Representatives of NASA, FEMA, the Jet Propulsion Laboratory, the U.S. Department of Energy’s national laboratories, the U.S. Air Force, and the California Governor’s Office of Emergency Services gathered in El Segundo, California, on Oct. 25, 2016, for a tabletop exercise simulating a possible asteroid impact in 2020. The exercise provided a forum for the planetary science community to show emergency managers how it would collect, analyze and share data about such an event.
Credits: The Aerospace Corporation

“It’s not a matter of if — but when — we will deal with such a situation,” said Thomas Zurbuchen, Associate Administrator for NASA’s Science Mission Directorate in Washington. “But unlike any other time in our history, we now have the ability to respond to an impact threat through continued observations, predictions, response planning, and mitigation.”

During the emergency response exercise, planetary science community representatives showed how data concerning a possible future asteroid impact would be collected, analyzed, and shared. Emergency response managers talked about the way the information would be used to consider the challenges and options during an asteroid impact. They also talked about the way to prepare, respond, and tell the public about the crisis. 

Washington, DC, May 12, 2009 -- FEMA Administrator W. Craig Fugate in the FEMA Studio. FEMA/Bill Koplitz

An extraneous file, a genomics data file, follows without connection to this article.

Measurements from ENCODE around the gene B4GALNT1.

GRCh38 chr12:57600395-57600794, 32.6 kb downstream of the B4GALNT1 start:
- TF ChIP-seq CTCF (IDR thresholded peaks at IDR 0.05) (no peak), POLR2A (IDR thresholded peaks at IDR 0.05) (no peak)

Washington, DC, May 12, 2009 — FEMA Administrator W. Craig Fugate in the FEMA Studio. FEMA/Bill Koplitz Image Credits: Bill Koplitz/FEMA/NASA

“It is critical to exercise these kinds of low-probability but high-consequence disaster scenarios,” FEMA Administrator Craig Fugate said. “By working through our emergency response plans now, we will be better prepared if and when we need to respond to such an event.”

This possible asteroid impact in four years time was first discovered in the fall and was at that time estimated at 2 percent. NASA assets will continue to track the asteroid for the next three months, before updating the chances of a possible impact. But at this point, NASA and its partners are preparing to launch a possible mission to deflect or otherwise intercept the asteroid. Exercise attendees were left with the challenge of preparing for a mass evacuation of a major US metropolitan city and region in the worst case scenario. They went over possible impact scenarios, looked at possible population displacement estimates, discussed infrastructure that would be affected, and all data that could realistically be known concerning a possible asteroid impact in four years time. 

“The high degree of initial uncertainty coupled with the relatively long impact warning time made this scenario unique and especially challenging for emergency managers,” said FEMA National Response Coordination Branch Chief Leviticus A. Lewis. “It’s quite different from preparing for an event with a much shorter timeline, such as a hurricane.”